The month of August will make or break the 2015 season for the Baltimore Orioles. That’s not really earth-shattering news for a playoff contender that has played inconsistent baseball all season. The Orioles followed an 18-5 stretch in June with a 5-15 stretch that sunk their record from 41-34 to 46-49. Now, winners of four straight, the Orioles are back above .500 and just two games behind the fast-sinking Minnesota Twins in the race for the second Wild Card. The red-hot New York Yankees, who swept the Orioles out of the Bronx last week, have remained on fire and have a seven-game lead in the American League East. If the Orioles want to stay in either race, they need a month of August more in line with June than July.
Luckily, the Major League Baseball scheduling gods have handed the Orioles a winning August on a silver platter.
Counting the last three games of July, the Orioles will play 19 of their next 32 games against teams with a record .500 or below. A similar stretch of games fueled their hot month of June. In that month, the Orioles beat up on the Cleveland Indians, Boston Red Sox, and Philadelphia Phillies to really pad their record. In August, they will get to try their luck against a Detroit Tigers team that will probably look different come July 31, a gutted Oakland A’s roster (twice!), the offensively inept Seattle Mariners, and the Texas Rangers whose pitching staff has gone south in a hurry. The Orioles will miss Felix Hernandez on their trip to Safeco, and will face Sonny Gray only once in their two series against the Athletics. The Twins may also be below .500 by the end of August when they come to Baltimore.
The two biggest land mines in the month of August are road series against the Los Angeles Angels and Kansas City Royals. The road has not been kind to the Orioles this season. They cannot afford to lose both of those series. If they can manage at least a 3-4 record in those seven games, the rest of the month should shake out fine. Despite the rather ugly 9-13 record in July, the Orioles have actually outscored their opponents 75-74. On a pure runs allowed per game basis, the pitching staff has been better than they were in June. The Orioles have allowed just 3.36 runs per game in July. Throw ERA, quality starts, and all the other advanced statistics out the window. The Orioles have done their jobs on the mound and in the field when it comes to preventing runs. The Tampa Bay Rays, who are viewed as having one of the best pitching staffs in the entire league, have allowed only six fewer runs than the Orioles this season. The Washington Nationals and their “historically great” rotation have allowed the same number of runs as the Orioles.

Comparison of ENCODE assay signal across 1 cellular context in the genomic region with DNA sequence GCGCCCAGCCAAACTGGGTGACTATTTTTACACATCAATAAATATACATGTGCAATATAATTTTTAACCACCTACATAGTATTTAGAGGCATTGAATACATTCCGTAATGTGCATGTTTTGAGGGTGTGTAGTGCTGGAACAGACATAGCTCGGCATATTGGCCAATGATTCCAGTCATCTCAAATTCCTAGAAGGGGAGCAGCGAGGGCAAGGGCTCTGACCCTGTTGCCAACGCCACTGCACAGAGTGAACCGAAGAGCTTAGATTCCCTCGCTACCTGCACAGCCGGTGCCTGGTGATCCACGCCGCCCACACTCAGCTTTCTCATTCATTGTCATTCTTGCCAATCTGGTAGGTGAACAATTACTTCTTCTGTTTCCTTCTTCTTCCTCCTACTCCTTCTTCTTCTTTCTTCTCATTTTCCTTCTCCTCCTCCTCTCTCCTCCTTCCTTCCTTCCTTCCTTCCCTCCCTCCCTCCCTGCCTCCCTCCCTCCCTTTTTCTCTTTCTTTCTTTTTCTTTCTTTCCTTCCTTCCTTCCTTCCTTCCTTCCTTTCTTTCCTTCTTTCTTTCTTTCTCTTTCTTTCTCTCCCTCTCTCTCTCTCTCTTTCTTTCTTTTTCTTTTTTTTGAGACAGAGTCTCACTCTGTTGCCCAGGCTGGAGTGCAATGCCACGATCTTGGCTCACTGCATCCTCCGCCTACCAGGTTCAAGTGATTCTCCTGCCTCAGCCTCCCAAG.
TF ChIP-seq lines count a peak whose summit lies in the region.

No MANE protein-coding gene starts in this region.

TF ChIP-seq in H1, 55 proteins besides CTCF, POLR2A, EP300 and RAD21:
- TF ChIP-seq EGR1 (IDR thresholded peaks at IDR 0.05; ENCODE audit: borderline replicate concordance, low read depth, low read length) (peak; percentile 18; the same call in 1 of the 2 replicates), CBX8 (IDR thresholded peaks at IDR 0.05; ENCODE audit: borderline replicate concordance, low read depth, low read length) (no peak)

Now, if they could just figure out how to put more of them on the board.
The past four games have seen an uptick in offensive production by the Orioles. Chris Davis has been red-hot, as has Adam Jones. Manny Machado is continuing his breakout season. Jonathan Schoop has returned from the disabled list with a vengeance. J.J. Hardy, who has struggled to shake off the effects of a Spring Training shoulder injury, is in the midst of an 11-game hitting streak. Matt Wieters is finally catching consecutive days. Being in the lineup with more consistency should finally allow him to provide a consistent presence in the middle of the lineup. Nolan Reimold has also begun to hit well, and should begin to see more consistent playing time in left field. And then, there is the possibility of the Orioles making a trade to acquire the outfield bat they have needed all year. Justin Upton would do wonders in right or left field and allow Davis to move back to first base, where he really belongs.
If the Orioles do not have the best all-around team in the American League East, they certainly have the second-best. Only the Yankees can really contend with them in that regard, and both teams have the same Pythagorean record — 55-44 — based on Bill James‘ formula that predicts expected win-loss record.
Baseball’s 162-game schedule is a grind, and teams will have stretches like the one the Orioles suffered through in July. That fact is unavoidable, even for good teams, and the stretches where a team cannot seem to buy a hit can seem interminable. Then, there are of course the 18-5 stretches that give fans the feeling that their team will never lose again. The Orioles have had stretches of both this season. Now, they appear to be entering another hot streak, and the schedule plays out well in their favor. The Orioles have taken care of business against losing teams this season. If they do so again in August, their playoff hopes should be in good shape.
And you all wanted them to sell.